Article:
• πŸ“Œ Day 1029: A second U.S. official overheard the July 26 phone call between Trump and the ambassador to the European Union discussing the need for Ukrainian "investigations." Suriya Jayanti, a U.S. foreign service officer based in Kiev, was sitting at the table in a Ukraine restaurant when Sondland called Trump to tell him that "the Ukrainians were ready to move forward" on the investigations. Yesterday, Bill Taylor, the acting U.S. ambassador to Ukraine, testified that one of his staffers, David Holmes, could hear Trump on the phone asking Sondland about "the investigations." Trump, meanwhile, claimed he doesn't recall the July 26 conversation – "not even a little bit." (Associated Press)

3/ A former top White House national security aide told impeachment investigators that Gordon Sondland was acting at Trump's behest and spoke to a top Ukrainian official about exchanging military aid for political investigations. Tim Morrison testified that between July 16 and Sept. 11, Sondland had spoken to Trump about half a dozen times, and Sondland's "mandate from the president was to go make deals." Trump has claimed he doesn't know Sondland well. (Washington Post / Politico)

4/ A top national security aide to Mike Pence told House impeachment investigators that Trump's efforts to pressure Ukraine to investigate his political opponents were "unusual and inappropriate," and "shed some light on possible other motivations" for Trump's order to freeze military aid to the U.S. ally. Jennifer Williams also told investigators that she took notes while she listened in on Trump's July 25 phone call with Zelensky from the White House Situation Room and that she viewed Trump's requests for investigations to be for his "personal political agenda." Trump later tweeted that Williams – "whoever that is" – is a "Never Trumper." (Politico / CNN / Politico)

  • U.S. State Department officials were informed that Zelensky felt pressure from the Trump administration to investigate Joe Biden before the July phone call. In early May, officials at the U.S. Embassy in Kiev were told Zelensky was seeking advice on how to navigate the situation as Trump and his associates were pressing him to take action that could affect the 2020 U.S. presidential race. (Associated Press)

5/ Trump ignored Pentagon advice and pardoned three service members convicted or accused of war crimes in Afghanistan and Iraq. Trump ordered the full pardon of Clint Lorance, who was serving a 19-year sentence for the murder of two civilians, and Maj. Mathew Golsteyn, who was facing murder charges for killing an unarmed Afghan he believed was a Taliban bomb maker. Trump also reversed the demotion of Chief Petty Officer Edward Gallagher, who was acquitted of murder charges but convicted of a lesser offense. Defense Secretary Mark Esper and Army Secretary Ryan McCarthy argued that the pardons would undermine the military code of justice and serve as a bad example to other troops in the field. (CNN / Washington Post / New York Times / ABC News)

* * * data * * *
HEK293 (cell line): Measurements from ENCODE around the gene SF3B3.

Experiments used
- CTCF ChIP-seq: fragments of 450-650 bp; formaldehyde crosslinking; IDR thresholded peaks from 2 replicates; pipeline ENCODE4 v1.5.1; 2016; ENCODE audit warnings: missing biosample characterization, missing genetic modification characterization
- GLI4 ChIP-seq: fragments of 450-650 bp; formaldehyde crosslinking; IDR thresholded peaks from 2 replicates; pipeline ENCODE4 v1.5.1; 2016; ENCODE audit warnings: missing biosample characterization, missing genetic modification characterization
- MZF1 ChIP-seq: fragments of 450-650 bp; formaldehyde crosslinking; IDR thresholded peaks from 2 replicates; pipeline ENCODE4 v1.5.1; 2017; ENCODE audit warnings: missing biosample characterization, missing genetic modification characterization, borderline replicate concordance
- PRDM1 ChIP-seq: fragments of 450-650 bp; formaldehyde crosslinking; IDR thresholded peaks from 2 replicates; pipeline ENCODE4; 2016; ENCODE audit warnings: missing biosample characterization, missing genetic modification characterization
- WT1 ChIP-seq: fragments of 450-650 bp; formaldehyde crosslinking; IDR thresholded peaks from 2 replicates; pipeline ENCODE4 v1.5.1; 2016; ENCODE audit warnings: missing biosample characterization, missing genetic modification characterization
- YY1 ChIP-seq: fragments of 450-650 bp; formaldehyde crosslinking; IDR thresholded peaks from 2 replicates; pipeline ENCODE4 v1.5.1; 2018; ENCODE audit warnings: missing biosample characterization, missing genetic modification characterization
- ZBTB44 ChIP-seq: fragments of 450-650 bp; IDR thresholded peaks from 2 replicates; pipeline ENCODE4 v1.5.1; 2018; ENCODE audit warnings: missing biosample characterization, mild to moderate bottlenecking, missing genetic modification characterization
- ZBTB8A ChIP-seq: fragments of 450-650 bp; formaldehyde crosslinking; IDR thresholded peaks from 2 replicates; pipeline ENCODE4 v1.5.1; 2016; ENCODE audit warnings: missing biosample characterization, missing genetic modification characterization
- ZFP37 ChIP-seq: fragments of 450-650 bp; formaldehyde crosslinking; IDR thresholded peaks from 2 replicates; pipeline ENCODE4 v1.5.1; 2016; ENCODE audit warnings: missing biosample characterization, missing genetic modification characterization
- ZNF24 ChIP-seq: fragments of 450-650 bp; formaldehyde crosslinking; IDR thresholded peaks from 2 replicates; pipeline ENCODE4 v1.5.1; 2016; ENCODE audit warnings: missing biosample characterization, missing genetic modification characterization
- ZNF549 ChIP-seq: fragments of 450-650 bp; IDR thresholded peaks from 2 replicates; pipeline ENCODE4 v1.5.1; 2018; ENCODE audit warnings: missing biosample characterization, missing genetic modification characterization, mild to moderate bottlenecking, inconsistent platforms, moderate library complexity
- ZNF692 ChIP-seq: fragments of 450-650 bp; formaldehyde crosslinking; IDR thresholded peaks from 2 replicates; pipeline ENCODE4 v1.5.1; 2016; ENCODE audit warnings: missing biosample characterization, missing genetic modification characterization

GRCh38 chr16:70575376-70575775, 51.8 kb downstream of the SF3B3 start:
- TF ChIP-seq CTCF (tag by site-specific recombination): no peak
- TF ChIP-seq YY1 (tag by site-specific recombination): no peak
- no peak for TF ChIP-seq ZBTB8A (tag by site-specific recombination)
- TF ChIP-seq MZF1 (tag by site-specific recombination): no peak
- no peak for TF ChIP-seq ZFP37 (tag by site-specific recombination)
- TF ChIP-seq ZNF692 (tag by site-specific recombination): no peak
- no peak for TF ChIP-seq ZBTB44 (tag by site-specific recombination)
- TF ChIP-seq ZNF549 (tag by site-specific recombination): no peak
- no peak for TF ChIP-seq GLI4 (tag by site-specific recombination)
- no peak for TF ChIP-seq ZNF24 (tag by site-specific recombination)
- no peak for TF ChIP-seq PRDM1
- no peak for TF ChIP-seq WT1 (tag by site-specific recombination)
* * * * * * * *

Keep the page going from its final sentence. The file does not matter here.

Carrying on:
6/ Trump delayed his ban on flavored e-cigarettes following pushback from his political advisers and lobbyists over concerns of political fallout among voters. In early November, Trump refused to sign the one-page "decision memo" to move forward with the ban intended to curb teenage vaping after advisers warned that it could hurt the economy and lead to job losses. (Washington Post / New York Times)

7/ Trump had a "very good" and "cordial" meeting with Federal Reserve Chair Jerome Powell about the economy, who he previously called a "bonehead," a "terrible communicator" and an "enemy." Trump claimed they discussed interest rate policy, among other things. Trump has repeatedly attacked the Fed, arguing that the economy and stock market would be performing better if rates were lower or even negative. The Federal Reserve, however, issued a statement saying Powell told Trump that the Fed will set interest rates "based solely on careful, objective and non-political analysis." (Washington Post / CBS News)

8/ Trump made an unscheduled visit Walter Reed National Military Medical Center to "begin portions of his routine annual physical exam" that included a "quick exam and labs," according to the White House. The two-hour appointment wasn't on Trump's weekend public schedule and medical staff at Walter Reed didn't receive a staff-wide notice about the presidential visit. (Associated Press / Politico / CNN / New York Times)

poll/ 70% of Americans believe Trump asking the Ukrainian president to investigate his political rivals was wrong. 51% believe Trump's actions were both wrong and he should be impeached and removed from office. (ABC News)